Just a few decades ago, the legal remedies available to a complaining individual in the American economy were few and constricted. If the individual was terminated and without a written employment contract, his only option was to look for another job. If the individual was injured on the job, his rights to compensation were restricted to a percentage of lost wages and payment of medical bills. If a product purchased by the individual was defective, he had to first overcome numerous hurdles, like assumption of the risk and contributory negligence, before becoming entitled to damage recovery. Remedies for workplace improprieties and discrimination were few.

In short, the legal environment far the individual as consumer and employee held few options. From the standpoint of individual power to determine workplace conditions and compensation, the legal world was a limited one. Most rights to make workplace decisions, however arbitrary they might have been, rested with the employer. Here was a legal world which matched quite closely the very old-fashioned concept of the "free market" – a market dominated by employer decisions on what to produce, whom to hire, and what to pay.

Today, the legal environment for the individual consumer and employee is dramatically different. A discharged employee has the option of pursuing an implied contract claim for wrongful discharge. An injured employee can recover for workplace injuries by claiming product defect or intentional tort. A consumer has the "right" to expect a perfect product, protecting the individual even from his own misuse or inattentiveness. Remedies in the workplace and the retail outlet have proliferated, with numerous statutes and new common law causes of action offering opportunities for litigation. In today's legal environment, individual rights to suit have taken a predominant place, limiting the options of the employer to decide on the nature of his product, the employees he will work with, and how those employees will be compensated.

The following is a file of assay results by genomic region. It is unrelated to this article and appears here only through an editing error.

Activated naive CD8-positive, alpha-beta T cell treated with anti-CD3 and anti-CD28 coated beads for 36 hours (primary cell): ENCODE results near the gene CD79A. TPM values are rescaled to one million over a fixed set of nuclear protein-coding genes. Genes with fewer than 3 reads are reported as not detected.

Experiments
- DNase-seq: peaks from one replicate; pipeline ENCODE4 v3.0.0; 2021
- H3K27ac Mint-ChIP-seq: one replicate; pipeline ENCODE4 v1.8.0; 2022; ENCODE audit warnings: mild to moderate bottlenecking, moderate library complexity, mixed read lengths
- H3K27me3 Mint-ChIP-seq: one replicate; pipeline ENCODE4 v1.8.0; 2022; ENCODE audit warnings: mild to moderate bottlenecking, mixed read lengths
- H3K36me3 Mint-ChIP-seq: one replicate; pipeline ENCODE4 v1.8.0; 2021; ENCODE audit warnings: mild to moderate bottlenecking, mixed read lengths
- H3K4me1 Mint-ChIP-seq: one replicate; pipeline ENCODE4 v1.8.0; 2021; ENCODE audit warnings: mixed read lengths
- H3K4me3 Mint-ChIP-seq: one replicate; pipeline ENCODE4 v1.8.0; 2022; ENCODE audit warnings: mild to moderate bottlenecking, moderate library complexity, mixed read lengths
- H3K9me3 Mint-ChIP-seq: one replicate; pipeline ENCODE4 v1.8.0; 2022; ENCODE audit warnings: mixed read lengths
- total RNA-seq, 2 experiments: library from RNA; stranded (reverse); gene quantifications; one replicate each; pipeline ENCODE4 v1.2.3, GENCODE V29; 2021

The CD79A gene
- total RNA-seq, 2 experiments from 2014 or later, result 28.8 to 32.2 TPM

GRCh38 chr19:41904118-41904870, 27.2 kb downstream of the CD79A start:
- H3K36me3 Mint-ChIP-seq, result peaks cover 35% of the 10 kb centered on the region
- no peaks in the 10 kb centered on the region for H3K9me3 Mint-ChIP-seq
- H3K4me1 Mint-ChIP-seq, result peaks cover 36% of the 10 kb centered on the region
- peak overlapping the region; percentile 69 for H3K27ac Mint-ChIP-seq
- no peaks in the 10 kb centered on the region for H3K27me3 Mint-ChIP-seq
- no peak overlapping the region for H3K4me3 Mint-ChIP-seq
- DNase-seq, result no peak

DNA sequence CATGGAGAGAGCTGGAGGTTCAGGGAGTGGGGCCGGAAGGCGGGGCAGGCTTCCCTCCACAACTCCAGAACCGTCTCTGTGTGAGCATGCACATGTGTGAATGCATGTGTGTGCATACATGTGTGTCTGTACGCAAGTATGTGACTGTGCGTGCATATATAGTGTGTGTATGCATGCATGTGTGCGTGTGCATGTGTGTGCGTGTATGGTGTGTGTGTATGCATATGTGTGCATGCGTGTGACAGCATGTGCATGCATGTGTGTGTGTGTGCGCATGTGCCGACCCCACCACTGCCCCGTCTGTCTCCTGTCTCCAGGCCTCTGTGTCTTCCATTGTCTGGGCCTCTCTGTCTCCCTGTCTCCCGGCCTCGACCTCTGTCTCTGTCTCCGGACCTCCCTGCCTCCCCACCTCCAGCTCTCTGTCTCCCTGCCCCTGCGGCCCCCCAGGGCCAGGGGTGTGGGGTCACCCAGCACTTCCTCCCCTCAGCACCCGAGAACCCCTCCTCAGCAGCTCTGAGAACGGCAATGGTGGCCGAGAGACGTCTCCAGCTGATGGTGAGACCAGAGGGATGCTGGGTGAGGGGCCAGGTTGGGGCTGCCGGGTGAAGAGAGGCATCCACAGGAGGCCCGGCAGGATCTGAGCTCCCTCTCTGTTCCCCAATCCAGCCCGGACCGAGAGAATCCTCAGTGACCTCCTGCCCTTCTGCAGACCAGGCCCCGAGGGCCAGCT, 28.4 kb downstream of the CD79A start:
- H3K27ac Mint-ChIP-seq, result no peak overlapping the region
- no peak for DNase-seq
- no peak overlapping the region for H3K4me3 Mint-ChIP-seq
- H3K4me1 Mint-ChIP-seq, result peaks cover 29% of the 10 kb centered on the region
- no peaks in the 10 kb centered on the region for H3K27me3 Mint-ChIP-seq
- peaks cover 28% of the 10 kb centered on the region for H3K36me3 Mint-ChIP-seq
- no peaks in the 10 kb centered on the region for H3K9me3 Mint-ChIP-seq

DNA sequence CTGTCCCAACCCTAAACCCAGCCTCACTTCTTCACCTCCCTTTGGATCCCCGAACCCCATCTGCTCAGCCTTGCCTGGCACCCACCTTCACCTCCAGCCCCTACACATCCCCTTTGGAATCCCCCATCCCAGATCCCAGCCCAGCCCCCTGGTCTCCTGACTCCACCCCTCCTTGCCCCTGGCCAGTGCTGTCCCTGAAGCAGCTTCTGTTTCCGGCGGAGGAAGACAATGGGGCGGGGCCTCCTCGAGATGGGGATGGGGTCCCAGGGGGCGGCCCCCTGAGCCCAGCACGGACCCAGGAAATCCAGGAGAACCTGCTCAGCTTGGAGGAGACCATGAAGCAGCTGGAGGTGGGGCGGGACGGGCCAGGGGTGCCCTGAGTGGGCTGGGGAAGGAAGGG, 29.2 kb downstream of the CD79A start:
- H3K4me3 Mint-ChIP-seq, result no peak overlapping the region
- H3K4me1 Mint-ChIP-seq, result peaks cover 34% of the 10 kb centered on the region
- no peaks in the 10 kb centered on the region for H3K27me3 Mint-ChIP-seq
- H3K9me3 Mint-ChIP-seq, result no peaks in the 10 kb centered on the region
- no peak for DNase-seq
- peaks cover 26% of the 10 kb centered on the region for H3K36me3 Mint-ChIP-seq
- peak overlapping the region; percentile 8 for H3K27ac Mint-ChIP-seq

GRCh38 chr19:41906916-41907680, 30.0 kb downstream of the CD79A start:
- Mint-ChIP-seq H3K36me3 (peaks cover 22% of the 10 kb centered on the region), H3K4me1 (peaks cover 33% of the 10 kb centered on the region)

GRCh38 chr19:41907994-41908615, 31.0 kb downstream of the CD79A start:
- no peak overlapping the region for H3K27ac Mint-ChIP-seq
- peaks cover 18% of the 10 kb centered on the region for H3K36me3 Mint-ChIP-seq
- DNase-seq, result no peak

Until quite recently, this shift in legal entitlements was viewed by the great majority of legal commentators and the many well-compensated lawyers who speak for the legal system as an example of "progress" – of good triumphing over evil. Indeed, since most of us are likely to see ourselves first as individual consumers and employees, our first reaction is more than likely to be one of approval for this growing legal ability of the "little guy" to stand up to the "big corporation".

Recently, however, new voices have come forward to question this presumption of legal "progress". These voices are pointing out that "we" as collective consumers and individuals are not necessarily always benefited from the growing ability of the few to sue and recover from the employer. These voices have recognized that the legal system and litigation is not an unalterable one-way progression toward more and more "rights" for individuals, but instead a delicate scale, in which the "rights" of all individuals are intertwined and kept in balance. This is not a simple struggle between individuals at one end and big corporate owners an the other, but instead a complex balancing act, in which employers often represent the collective interests of the broad consuming and working public.

From this point of view, the "free market" is not a harsh landscape where powerful corporate owners impose their self-interested will on workers and consumers. Quite on the contrary, the "free market" is an economy where all individual participants have maximized freedom of choice and minimized conflict – a balanced scale where individual rights to suit and employer rights to make basic economic decisions work hand-in-hand to provide the maximum collective benefit to all.